National Overview: The Economy Looks for Its Second Wind

Kevin L. Kliesen

Following a burst of activity late last year and early this year, the recovery hit the summer doldrums. The second-quarter slowdown was weaker than most forecasters were expecting, and many have since downgraded their assessment of growth over the second half of 2010. Still, forecasters generally do not expect a "double dip" recession, and few have significantly downgraded their assessment of the economy's growth prospects for next year. Still, many businesses remain hesitant to expand their productive capacity and hire additional workers.

To an important degree, this hesitancy stems from weak growth in consumer spending—despite solid growth of real after-tax income and labor productivity. On the one hand, lackluster consumer spending reflects weak job growth and a stubbornly high unemployment rate. On the other hand, it also reflects an upsurge in the personal saving rate and a downshift in the demand for credit (probably stemming from a desire by households to reduce their debt-to-income ratio).

At the same time, business expenditures on equipment and software have risen sharply since the third quarter of 2009. This upsurge reflects solid gains in manufacturing activity, which was bolstered by the inventory cycle and a rebound in exports. With the inventory restocking largely complete, the economy's dependence on exports and capital spending will increase in importance unless the pace of consumer spending picks up.

Traditionally, housing construction is a key driver of real GDP growth during the initial stages of the recovery. But that's not happening this time, as housing activity remains weak and appears unlikely to contribute much to near-term growth.

Businesses also remain reticent to expand because some stiff headwinds have produced higher-than-usual levels of uncertainty about the economy's near-term strength. This uncertainty stems from several sources.

The first is reversing—in a timely manner—the extraordinarily stimulative policies undertaken by U.S. fiscal and monetary policymakers. Trillion-dollar budget deficits and near-zero short-term interest rates are not consistent with maximum sustainable growth and price stability over time.

Second, the automotive, construction and finance industries are undergoing significant reorganization. These structural adjustments have lengthened the duration of unemployment for many individuals.

Third, many firms are uncertain about the future cost of their capital and labor because of recent policy initiatives related to health-care financing and financial regulation and to the possibility of higher tax rates next year.

Concerns about the health of the global economy and its potential effect on the United States have also weighed on U.S. financial markets. The source of concern mostly stems from the tumult in European banking and financial markets earlier this year. Facing unsustainably large budget deficits, several European countries, including the United Kingdom, undertook actions to reduce spending or raise taxes. Since the European sovereign debt crisis erupted in late April, equity prices and interest rates have fallen noticeably, and the St. Louis Fed's Financial Stress Index remains above its long-run average. In short, quelling these myriad uncertainties will help bolster the growth of U.S. output and employment.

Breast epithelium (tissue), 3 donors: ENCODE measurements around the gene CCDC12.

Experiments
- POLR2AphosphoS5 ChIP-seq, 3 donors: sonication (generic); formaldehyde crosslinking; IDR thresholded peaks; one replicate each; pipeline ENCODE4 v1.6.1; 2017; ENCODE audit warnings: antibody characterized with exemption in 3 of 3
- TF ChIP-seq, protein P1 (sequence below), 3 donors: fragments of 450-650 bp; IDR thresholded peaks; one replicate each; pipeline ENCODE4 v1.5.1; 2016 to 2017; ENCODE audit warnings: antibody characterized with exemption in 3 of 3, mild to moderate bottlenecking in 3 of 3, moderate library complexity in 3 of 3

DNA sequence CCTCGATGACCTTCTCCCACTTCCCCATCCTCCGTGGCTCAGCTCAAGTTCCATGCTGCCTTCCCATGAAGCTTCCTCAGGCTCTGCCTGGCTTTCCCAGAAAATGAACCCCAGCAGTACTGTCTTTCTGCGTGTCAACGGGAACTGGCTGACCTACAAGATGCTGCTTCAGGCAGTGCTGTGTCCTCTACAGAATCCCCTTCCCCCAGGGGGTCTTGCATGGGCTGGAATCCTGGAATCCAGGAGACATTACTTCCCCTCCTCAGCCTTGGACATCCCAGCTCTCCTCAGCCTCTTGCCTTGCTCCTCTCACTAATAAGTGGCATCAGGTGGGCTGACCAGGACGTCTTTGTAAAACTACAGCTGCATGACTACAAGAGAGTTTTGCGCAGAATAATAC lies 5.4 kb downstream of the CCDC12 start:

Another Deflation Scare

In the minutes of the June meeting of the Federal Open Market Committee (FOMC), some members expressed concern about the possibility of deflation developing in the United States. Counting this episode, there have been three deflation "scares" in the United States over the past decade or so; the other two occurred in 1997 and in 2003. Although core and headline inflation (12-month percent change in the price indexes) is near zero if one accounts for the measurement biases that are still inherent in the Consumer Price Index, most forecasters believe that the probability of deflation this year and next remains extremely small.

At the same time, financial markets appear less certain about deflation. Over the next three years, Treasury market participants have lowered their expected inflation rate by 1 percentage point to about 0.75 percent. Assuming no change in food or energy prices, this would be the smallest three-year core inflation rate since the 1930s.

But as events over the past few years have shown, the unexpected can happen. With inflation at low levels, an adverse economic shock could cause actual and expected inflation to turn negative. If this were to occur on a sustained basis, nominal incomes would fall relative to debt, thereby increasing the real cost of servicing the debt and, thus, imparting a further drag on real activity and, thus, prices. Likewise, with an abundance of monetary stimulus in the pipeline, an unexpected surge in demand may cause the opposite to occur: an unacceptable rise in actual and expected inflation. The FOMC is committed to avoiding either outcome.


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